The Lechem Mishnah learns that six hours the Rambam posits one most wait derives from the statement of Mar Ukva that one most wait the length between two meals - thus since the period of time between the breakfast and supper of a Torah scholar was six hours, it takes six hours for the meat to be properly digested.

This opinion is taken as law by Rabbi Yosef Karo in Shulchan Aruch Yoreh Deah 89:1, and thus binding to all Jews of Sephardic decent.

The Rema, the principal Ashkenazi authority on Halacha, notes that certain opinions posit that one can say the grace after meals (and thus finish the meal), wash and clean his mouth and then be able to eat milk. He therefore notes the prevalent custom (minhag haposhet) is a comprimise of sorts that requires an hour between meat and milk (The Vilner Gaon claims the source of the hour is from a statement of the Zohar - and our custom of waiting an hour between milk then meat is indeed based on it - though there are those that take issue from such an understanding of the Zohar).

-The Ashkenazi community of Holland follows this ruling, and indeed only waits an hour. It should be noted that if one does not stem from those that have such a custom, it is not permissable to wait only an hour. [In general, one should be careful not to pick and choose one's customs, but rather to follow one tradition]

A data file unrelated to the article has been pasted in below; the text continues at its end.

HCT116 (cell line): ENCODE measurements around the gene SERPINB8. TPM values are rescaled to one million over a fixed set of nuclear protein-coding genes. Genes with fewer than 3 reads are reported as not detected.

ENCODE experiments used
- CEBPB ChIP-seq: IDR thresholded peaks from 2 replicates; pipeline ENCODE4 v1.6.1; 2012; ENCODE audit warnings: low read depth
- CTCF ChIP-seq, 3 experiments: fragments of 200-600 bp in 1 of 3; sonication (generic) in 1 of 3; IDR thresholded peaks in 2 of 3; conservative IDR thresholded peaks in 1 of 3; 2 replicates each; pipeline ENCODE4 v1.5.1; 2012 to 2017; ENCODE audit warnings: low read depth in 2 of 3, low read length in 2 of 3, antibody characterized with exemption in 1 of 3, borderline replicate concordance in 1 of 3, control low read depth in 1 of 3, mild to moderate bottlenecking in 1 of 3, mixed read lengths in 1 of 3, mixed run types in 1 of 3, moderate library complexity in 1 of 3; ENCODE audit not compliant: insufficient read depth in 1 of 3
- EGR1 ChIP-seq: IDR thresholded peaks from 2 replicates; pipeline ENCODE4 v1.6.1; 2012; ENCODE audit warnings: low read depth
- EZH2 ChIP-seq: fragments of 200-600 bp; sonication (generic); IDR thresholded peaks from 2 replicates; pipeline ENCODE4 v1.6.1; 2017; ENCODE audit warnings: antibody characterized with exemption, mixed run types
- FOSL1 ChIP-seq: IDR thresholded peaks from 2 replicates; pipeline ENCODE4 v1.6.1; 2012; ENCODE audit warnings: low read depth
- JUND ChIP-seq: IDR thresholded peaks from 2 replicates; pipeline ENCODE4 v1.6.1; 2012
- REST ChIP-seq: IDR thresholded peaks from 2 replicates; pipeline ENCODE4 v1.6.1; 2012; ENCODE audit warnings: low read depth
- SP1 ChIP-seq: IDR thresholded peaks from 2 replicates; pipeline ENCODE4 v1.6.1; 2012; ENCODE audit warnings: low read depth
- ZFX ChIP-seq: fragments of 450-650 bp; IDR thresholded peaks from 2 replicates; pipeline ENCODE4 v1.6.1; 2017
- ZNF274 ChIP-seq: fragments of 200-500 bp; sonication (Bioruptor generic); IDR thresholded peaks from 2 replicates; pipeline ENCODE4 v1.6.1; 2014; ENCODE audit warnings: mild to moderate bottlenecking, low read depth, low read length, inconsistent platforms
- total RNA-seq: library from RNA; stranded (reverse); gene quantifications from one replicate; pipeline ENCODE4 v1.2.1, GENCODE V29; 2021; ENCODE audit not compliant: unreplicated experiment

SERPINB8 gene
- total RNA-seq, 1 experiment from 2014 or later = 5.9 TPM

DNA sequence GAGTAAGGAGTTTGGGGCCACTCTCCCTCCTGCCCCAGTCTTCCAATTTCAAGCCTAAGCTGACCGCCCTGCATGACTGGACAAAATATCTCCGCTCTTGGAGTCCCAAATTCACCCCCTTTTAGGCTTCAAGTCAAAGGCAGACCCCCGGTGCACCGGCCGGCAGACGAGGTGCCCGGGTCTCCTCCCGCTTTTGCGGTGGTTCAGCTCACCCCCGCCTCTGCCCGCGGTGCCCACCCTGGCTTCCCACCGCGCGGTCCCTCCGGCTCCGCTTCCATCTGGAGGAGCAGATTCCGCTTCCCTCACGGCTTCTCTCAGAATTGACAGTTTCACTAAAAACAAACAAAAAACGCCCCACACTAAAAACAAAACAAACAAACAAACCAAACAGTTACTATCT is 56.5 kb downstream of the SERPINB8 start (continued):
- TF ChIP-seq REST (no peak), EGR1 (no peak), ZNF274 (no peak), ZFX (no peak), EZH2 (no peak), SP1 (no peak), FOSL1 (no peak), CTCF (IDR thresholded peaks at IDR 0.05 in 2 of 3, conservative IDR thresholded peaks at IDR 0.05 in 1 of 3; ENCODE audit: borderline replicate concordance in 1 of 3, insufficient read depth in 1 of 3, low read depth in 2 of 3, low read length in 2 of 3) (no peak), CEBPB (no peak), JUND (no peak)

The Rema, however continues that there those that are careful to wait six hours between milk and meat - and it is proper to do so [as well].

The Two major commentaries on the Shulchan Aruch, the Taz and the Shach, also way in on the matter, stating that one who is "modest" and has "the spirit of the Torah" [Shach], should wait six hours - especially in light of the fact that many weighty opinions forbid waiting under
six hours - and that while one can't protest the average person who waits only an hour, it is proper to rebuke one who is learned in Torah who does not wait six hours [Taz].
-This then is considered the consensus by much of Eastern European Jewry.

The Pri Chadash mentions a third idea. While most rabbis opine that the six hours one needs to wait are six standard, 60 minute hours - as opposed to Halachic hours (Sha'os Zmanios - calculated by dividing the hours of sunlight on a given day into 12 equal parts) - the Pri Chadash suggests that one must indeed wait Sha'os Zmanios. Seeing then, that during the Winter months when daylight is shorter, and thus the Sha'os Zmanios as well, then that time suffices for the fat of the meat to dissipate and digest. Six Sha'os Zmanios at that time would come out as three standard hours - and thus suffice year round. This opinion became the prevalent custom of German Jewry.